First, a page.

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COVID-19 vaccination, Nigerian workers and public health

Today the world is facing a serious public health crisis, seen as the worst after the flu pandemic of 1918. Since the outbreak of the…

Yerima Peter Tarfa Ph.D.

 

Today the world is facing a serious public health crisis, seen as the worst after the flu pandemic of 1918. Since the outbreak of the deadly novel coronavirus in Wuhan, in Hubei Province of China, back in October 2019, the world has never been the same again. The very contagious disease codenamed COVID-19 was declared a public health emergency of international concern in January 2020.

As of the first week of November 2021, it had infected over 247 million people and claimed the lives of more than five million people globally. Statistics of the World Health Organisation (WHO) revealed that the disease has so far spread to more than 210 countries.

According to medical experts, COVID-19 spreads between people when an infected person is in close contact with another person. It spreads from an infected person’s mouth or nose when they cough, sneeze, breathe heavily or sing, in the process, releasing liquid particles of different sizes, ranging from larger ‘respiratory droplets’ to smaller ‘aerosols’.

The disease has an incubation period of between 2 and 14 days after exposure, within which an infected person can transmit the virus to a non-infected person. The symptoms include sneezing, coughing, fever, breathing difficulties, tiredness, and loss of taste or smell. The virus can cause pneumonia, multiple organ failure, and in severe cases, death.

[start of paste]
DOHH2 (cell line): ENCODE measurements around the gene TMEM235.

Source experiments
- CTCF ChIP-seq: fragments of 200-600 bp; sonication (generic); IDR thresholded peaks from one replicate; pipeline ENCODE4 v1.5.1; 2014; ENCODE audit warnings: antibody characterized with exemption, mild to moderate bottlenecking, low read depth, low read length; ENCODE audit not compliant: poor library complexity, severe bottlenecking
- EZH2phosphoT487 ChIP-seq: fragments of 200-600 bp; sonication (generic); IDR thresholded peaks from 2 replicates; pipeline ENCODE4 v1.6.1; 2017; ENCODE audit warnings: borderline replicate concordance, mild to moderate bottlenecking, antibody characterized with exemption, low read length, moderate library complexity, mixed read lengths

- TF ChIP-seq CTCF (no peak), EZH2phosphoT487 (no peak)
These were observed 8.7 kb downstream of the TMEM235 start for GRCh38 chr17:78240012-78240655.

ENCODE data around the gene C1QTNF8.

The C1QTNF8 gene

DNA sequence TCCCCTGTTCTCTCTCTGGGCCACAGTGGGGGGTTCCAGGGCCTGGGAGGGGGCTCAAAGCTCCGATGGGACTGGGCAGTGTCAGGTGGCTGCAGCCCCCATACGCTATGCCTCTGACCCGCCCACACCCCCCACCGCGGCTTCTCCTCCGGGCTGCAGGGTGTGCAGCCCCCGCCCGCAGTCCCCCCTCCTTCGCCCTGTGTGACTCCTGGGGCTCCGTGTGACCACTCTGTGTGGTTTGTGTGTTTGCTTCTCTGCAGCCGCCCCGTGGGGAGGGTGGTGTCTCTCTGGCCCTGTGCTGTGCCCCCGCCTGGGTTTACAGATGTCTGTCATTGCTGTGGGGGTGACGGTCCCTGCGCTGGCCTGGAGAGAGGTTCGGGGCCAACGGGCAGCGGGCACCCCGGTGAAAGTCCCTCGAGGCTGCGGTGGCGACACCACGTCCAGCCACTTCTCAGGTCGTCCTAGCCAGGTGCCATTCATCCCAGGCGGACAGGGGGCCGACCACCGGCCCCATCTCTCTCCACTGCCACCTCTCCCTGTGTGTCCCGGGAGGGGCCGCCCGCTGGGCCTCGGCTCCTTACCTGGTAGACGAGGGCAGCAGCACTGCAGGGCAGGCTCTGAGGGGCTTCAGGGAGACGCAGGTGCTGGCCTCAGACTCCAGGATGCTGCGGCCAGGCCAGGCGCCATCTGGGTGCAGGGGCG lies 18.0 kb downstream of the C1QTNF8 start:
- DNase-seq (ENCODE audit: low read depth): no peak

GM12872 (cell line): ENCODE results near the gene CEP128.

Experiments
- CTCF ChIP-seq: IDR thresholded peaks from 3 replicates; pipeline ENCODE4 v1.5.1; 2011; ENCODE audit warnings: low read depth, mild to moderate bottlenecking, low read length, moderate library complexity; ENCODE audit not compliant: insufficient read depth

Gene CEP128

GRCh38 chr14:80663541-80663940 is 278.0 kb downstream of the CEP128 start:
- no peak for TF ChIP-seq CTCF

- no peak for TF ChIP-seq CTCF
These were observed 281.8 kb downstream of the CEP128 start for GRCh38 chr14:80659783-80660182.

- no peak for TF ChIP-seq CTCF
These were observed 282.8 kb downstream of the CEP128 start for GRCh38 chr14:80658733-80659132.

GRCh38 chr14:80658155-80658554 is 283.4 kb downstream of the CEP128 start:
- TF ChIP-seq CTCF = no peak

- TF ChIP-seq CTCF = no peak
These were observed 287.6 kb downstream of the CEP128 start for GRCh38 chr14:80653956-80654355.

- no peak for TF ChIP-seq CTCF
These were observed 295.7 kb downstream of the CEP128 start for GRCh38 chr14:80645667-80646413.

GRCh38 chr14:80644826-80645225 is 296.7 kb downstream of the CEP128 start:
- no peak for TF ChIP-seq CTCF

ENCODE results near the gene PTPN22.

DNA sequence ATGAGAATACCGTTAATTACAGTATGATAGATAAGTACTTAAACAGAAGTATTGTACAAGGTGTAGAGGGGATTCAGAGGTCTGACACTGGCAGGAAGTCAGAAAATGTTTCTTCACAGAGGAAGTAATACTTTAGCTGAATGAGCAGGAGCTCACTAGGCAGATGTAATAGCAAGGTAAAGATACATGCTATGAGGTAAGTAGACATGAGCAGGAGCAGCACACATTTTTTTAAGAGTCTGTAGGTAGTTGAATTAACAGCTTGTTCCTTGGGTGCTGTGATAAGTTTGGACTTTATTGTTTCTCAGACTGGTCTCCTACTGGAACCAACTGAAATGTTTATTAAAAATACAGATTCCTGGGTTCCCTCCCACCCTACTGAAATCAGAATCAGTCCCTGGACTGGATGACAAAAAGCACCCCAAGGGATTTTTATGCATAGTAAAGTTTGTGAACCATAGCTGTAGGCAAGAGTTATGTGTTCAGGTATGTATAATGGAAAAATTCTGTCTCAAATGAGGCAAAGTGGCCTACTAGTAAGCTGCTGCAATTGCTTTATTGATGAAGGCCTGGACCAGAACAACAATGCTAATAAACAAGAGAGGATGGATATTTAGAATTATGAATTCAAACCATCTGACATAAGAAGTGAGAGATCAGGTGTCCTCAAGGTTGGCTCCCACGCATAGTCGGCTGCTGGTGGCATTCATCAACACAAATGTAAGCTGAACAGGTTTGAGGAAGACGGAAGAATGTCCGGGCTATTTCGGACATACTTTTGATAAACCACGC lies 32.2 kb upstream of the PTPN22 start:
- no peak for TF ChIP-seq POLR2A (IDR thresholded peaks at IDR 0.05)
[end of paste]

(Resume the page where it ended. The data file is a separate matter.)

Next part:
The first case of COVID-19 in Nigeria was reported on February 27, 2020. Since the report of the index case in Lagos State, the number of cases has increased greatly across the 36 states of the federation. Nigeria has witnessed the first, second, and third waves of the pandemic.

In the absence of drug treatment for COVID-19, the WHO and health authorities at national and sub-national levels recommended Non-Pharmaceutical Interventions (NPIs) for the containment of the disease. These interventions were targeted at restraining transmission between humans, slowing down the spread of the disease and thereby, reducing the burden on the healthcare system. They include social distancing, hygiene practices, restriction of movement, patient isolation, wearing of protective gear, and public health information and communication.

The lockdowns and other restrictive measures resulted in grave socio-economic consequences in many countries including Nigeria, affecting the world of work adversely, both in the formal and informal sector. Quoting the National Bureau of Statistics (NBS), Reuters reported that 20 percent of workers in Nigeria lost their jobs as a result of the Covid-19 pandemic.

In the public sector, federal civil servants from salary grade level 12 down have been working from home since the outbreak of the pandemic, unlike most of their counterparts in the private sector who were laid off. Fortunately, the tide of lay-off in the private sector was reversed due to a memorandum of understanding signed between the Nigeria Employers Consultative Association (NECA), Nigeria Labour Congress (NLC), and Trade Union Congress (TUC) on 15th June 2020.